MusicMusic Features

Nia J Explores New Sounds in Debut Album ‘Melomania’

Love, loss and a whole range of genres

a portrait of local singer-songwriter, Nia J, sitting on the ground wearing headphone while playing the keyboard
Nia J (Photo by Alyssa Johnson)

The last we heard from Charlotte singer-songwriter Nia J, we followed her on a winding sonic journey in her debut EP Rabbit Hole (2021). Her artistic berth examined the emotional dissonance of life’s sweetness and absurdity through a diaristic songwriting style that felt simultaneously intimate and universal.

If this sojourn in Rabbit Hole introduced us to Nia J’s creative vision, her debut full-length album Melomania, which she released with a show at the NoDa Art Hole on June 28, serves as the burgeoning pop artist’s definitive statement.

The 10-song LP explores similar themes as her EP did — lack and abundance, love and loss, etc. — articulated through her signature cutting lyricism and a shapeshifting sound that spans rock, R&B, pop and folk.

“I think there’s definitely a major shift with this album,” Nia J told the Queen City Nerve. “I’ve had a lot more time experiences and practice with writing. I tried to be a little bit more open with how I wrote things, like what I was willing to share.”

This writing practice has manifested in a masterful use of clichés that imbue a folk sensibility — using the imagery and language of the everyday to expose mundane profundity—to her pop performance. Throughout Melomania, Nia J deftly manipulates almost stale common phrases into poignant meditations on growing up.

At times, she uses cliché to explore the normal yet piquant pains of young adulthood. On the opening track “Melomania,” she reflects softly over a simple ukelele strum, “Since I was a little girl, I knew I was meant for more/ wish I was sure…

This gutting turn at the end of the phrase opens the narrative as the bass joins the ensemble. “I’ve got this feeling that I’ll be erased if I close my eyes/ so I’m wide awake…” The song crescendos as she pleads, “Will somebody save me?” before returning to the bare ukelele melody.

Elsewhere, she leverages the cliché to capture the joyful highs of life like the sunset drives of halcyon midsummer days.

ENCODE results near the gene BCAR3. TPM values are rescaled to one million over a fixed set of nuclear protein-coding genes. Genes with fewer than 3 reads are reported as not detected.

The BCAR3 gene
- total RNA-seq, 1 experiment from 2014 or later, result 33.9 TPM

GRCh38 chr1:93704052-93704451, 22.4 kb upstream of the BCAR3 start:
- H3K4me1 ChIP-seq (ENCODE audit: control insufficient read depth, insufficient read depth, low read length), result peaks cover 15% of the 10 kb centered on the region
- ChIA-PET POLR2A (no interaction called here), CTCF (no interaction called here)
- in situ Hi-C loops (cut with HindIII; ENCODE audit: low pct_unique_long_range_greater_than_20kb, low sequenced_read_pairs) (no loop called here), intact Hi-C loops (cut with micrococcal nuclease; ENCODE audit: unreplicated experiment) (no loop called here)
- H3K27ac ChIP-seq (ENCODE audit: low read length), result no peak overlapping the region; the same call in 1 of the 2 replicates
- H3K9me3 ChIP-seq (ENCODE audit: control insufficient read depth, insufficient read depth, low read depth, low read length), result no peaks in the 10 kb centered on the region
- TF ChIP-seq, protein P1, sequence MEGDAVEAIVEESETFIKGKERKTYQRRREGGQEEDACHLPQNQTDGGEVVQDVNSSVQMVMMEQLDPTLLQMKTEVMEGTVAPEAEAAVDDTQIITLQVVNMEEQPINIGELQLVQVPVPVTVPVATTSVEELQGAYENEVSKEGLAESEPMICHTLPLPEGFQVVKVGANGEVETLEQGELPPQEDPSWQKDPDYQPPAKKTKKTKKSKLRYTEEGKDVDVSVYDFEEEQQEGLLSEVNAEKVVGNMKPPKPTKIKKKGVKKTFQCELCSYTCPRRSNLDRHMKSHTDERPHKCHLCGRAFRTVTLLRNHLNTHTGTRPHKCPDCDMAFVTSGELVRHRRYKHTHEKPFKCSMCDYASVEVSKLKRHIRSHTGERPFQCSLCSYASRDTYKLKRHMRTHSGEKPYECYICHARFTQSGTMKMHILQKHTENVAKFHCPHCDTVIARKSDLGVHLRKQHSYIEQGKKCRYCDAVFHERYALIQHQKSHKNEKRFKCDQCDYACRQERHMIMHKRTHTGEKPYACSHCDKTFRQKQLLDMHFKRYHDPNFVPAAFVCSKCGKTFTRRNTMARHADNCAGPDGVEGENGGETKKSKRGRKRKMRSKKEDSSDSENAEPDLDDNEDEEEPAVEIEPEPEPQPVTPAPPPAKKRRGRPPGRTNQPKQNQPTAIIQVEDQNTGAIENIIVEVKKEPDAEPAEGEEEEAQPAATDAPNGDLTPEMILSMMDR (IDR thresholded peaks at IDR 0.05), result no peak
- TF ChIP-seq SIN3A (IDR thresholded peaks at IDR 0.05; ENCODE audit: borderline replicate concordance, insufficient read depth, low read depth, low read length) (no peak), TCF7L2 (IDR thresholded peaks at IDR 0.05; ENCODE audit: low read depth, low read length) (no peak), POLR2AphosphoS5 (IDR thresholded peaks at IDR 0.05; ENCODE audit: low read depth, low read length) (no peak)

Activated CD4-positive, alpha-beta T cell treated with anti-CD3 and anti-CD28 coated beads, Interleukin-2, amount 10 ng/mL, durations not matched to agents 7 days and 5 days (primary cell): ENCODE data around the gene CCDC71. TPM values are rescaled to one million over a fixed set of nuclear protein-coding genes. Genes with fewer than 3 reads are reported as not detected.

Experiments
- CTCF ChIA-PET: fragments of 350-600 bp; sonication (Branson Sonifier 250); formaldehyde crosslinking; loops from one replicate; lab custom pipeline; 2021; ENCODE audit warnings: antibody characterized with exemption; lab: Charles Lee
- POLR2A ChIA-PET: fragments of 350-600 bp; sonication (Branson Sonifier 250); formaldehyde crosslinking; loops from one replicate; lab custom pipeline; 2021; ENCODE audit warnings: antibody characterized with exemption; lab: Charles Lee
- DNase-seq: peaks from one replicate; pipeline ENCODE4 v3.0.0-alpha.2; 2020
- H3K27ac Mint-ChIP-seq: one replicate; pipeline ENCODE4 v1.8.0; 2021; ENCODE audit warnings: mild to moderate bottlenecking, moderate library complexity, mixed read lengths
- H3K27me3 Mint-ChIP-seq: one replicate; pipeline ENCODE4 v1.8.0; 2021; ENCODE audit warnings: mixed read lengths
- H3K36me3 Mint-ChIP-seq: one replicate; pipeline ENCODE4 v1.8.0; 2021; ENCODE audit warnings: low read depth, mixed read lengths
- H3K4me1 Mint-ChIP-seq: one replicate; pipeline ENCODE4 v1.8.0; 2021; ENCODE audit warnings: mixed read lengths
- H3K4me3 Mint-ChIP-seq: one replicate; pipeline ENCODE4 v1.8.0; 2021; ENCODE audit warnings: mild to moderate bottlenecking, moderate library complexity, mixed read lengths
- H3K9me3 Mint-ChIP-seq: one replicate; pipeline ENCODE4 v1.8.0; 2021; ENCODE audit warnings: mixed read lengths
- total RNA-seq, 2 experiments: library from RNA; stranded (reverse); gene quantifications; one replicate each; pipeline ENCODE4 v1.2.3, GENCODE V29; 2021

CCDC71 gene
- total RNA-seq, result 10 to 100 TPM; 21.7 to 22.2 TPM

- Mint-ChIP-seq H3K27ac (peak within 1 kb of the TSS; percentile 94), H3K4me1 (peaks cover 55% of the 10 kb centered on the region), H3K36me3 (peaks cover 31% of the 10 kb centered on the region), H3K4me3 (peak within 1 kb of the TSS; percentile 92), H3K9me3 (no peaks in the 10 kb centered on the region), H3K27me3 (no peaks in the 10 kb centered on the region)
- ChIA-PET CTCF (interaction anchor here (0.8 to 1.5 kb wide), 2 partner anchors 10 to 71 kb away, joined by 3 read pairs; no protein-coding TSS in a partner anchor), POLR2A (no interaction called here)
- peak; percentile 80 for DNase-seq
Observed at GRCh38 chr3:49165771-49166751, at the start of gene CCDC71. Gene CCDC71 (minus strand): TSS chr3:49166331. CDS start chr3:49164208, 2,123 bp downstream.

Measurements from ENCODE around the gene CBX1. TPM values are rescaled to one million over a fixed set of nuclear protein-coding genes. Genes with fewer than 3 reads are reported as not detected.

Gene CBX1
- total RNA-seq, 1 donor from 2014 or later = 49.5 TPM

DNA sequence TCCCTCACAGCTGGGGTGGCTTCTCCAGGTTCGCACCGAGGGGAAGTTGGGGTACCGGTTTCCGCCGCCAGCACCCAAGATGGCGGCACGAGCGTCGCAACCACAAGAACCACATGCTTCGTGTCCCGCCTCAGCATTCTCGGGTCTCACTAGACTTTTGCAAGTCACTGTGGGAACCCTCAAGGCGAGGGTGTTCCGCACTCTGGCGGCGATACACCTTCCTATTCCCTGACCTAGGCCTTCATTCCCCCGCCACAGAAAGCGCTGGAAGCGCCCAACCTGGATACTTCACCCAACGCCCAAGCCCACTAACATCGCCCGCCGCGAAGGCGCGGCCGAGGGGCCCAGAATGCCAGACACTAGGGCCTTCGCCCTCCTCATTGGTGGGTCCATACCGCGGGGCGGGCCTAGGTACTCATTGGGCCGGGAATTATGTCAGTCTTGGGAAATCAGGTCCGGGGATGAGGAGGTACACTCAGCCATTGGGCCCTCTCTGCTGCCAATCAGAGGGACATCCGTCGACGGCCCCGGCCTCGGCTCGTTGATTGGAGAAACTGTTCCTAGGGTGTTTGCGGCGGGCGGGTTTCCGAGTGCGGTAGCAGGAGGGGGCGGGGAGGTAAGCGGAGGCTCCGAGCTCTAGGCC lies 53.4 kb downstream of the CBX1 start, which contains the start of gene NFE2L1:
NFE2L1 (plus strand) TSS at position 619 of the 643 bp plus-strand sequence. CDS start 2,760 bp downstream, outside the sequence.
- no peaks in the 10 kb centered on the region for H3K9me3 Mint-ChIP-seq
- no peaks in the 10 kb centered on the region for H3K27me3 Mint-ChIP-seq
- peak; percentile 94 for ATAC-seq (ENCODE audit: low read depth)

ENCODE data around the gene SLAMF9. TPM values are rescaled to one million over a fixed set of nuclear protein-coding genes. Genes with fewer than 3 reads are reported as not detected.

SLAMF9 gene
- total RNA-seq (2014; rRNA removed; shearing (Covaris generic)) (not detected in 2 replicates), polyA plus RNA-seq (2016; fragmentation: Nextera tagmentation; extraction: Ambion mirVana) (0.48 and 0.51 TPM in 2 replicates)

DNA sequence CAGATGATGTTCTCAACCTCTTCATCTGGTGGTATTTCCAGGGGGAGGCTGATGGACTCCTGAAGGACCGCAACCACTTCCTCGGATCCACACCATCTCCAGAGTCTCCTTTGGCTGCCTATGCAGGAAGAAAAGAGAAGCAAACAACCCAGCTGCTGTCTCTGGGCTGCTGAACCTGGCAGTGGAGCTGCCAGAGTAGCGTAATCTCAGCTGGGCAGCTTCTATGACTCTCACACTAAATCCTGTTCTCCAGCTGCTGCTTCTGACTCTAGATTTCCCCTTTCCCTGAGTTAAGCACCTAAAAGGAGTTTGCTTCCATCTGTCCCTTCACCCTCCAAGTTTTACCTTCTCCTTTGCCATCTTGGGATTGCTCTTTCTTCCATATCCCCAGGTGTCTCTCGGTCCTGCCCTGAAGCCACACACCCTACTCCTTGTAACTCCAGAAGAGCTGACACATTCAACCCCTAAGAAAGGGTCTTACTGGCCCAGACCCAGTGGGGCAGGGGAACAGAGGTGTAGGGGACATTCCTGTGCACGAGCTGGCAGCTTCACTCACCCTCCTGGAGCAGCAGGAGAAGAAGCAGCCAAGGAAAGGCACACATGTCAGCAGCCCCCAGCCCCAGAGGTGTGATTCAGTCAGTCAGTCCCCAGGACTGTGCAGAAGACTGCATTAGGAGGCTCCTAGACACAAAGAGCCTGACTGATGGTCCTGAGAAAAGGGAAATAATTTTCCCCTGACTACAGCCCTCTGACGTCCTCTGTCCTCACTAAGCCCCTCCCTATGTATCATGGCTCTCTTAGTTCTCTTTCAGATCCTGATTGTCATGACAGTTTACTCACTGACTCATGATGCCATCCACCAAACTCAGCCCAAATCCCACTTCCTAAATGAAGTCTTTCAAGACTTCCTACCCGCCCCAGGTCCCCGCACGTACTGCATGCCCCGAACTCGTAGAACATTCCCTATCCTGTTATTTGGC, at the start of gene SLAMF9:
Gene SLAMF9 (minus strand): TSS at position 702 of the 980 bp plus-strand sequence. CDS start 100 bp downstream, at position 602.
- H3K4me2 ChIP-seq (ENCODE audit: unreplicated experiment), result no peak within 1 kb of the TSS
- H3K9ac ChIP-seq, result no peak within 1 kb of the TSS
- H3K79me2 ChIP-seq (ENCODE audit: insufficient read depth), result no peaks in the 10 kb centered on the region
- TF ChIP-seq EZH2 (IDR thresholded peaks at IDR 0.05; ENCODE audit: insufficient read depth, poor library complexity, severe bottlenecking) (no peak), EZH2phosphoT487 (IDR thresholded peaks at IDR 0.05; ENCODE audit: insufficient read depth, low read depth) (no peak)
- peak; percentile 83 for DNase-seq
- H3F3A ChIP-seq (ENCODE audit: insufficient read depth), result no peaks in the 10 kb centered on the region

Girls just want to have fun, so do I/ chasing after the sun until we die…” she intones in a feathery voice on “GWHF.” As her harmonies echo her final syllable of each line in the chorus, backed by guitar/drum/bass trio reminiscent of ’80s pop-punk, you can almost feel heat of the orange and pink sun setting on your face.

These twists and turns of the album — each song containing a universe within itself — are magnified by the production and engineering of Nia J’s collaborators, Ike Byers (BEKI) and Te’Jani Inuwa. The trio worked together seamlessly, despite sometimes collaborating remotely and sometimes coming together across the state as they each moved away from and back to Charlotte. Their chemistry enabled a certain kind of playfulness in the construction of the album’s sound.

As Nia J shared with the Nerve, “It was challenging the type of vision that I had for the songs, and Ike was super talented, so he’s capable of anything.”

Byers’ production and guest verse on the cheeky track “Lemonade” was supplemented by engineering from Inuwa.

“Between Nia’s songwriting and vocal performance and Ike’s unique sample selection and use of instruments, I knew this was going be a such a fun project to work on,” Inuwa reflected. “You can’t pin down a reference for Ike’s production because it’s so unique and uses a lot of uncanny sounds and rhythms.”

a portrait of Nia J wearing all white kneeling on the ground with a bed in the background
Nia J (Photo by Alyssa Johnson)

The power of this collaboration is at its acme on the album’s finale, “Encore!” After a brief hook from Nia J on rebirth after the pain of adversity, Charlotte artist Tré Ahmad raps a stirring verse on the ambiguous payoff of pop vulnerability.

Don’t know if trauma belongs in songs/ I’m sick bro. Why are they feeling this?” Ahmad laments. As the verse turns, however, they elevate an octave and narrate a visit from an angel in a dream who reflects to them, “You done made mistakes/ but you also made a way/ That’s how you create…

It is a fitting finale to an album that, in spite of various moments of despair in breakup ballads like “Me Too” and the luxuriating ecstasies of radio-ready bops like “Fan Girl” and “Birth of Phoenix,” ultimately examines what it means to continue to grow even after you’ve grown up.

This ambiguity is perhaps best articulated in “20 and 5,” which features Nia on the keys, reflecting on the contradictions of her journey: “20 and 5, barely a dime, what a time/ God you were right, enough with the signs, spare me the strife/ at least it’s mine…

With songs like this the album is neither a celebration of carefree youthfulness nor a navel-gazing diaristic confessional. Rather, through Nia J’s skillful penmanship and the project’s sonic expansiveness, Melomania embodies the very contradictions that its title connotes.

Read more: Nia J Brings Us Down the ‘Rabbit Hole’ with New EP

Once unmoored from the (dis)comforts of childhood and adolescence, we have no choice but to take the melancholy with the passion, the ego with our insignificance, and the pain with the power of growth. Luckily we have albums like Melomania that remind us to, as Nia J puts it on the album’s finale, “Soak up the sun over your skin/ It’s not over/ It isn’t over…


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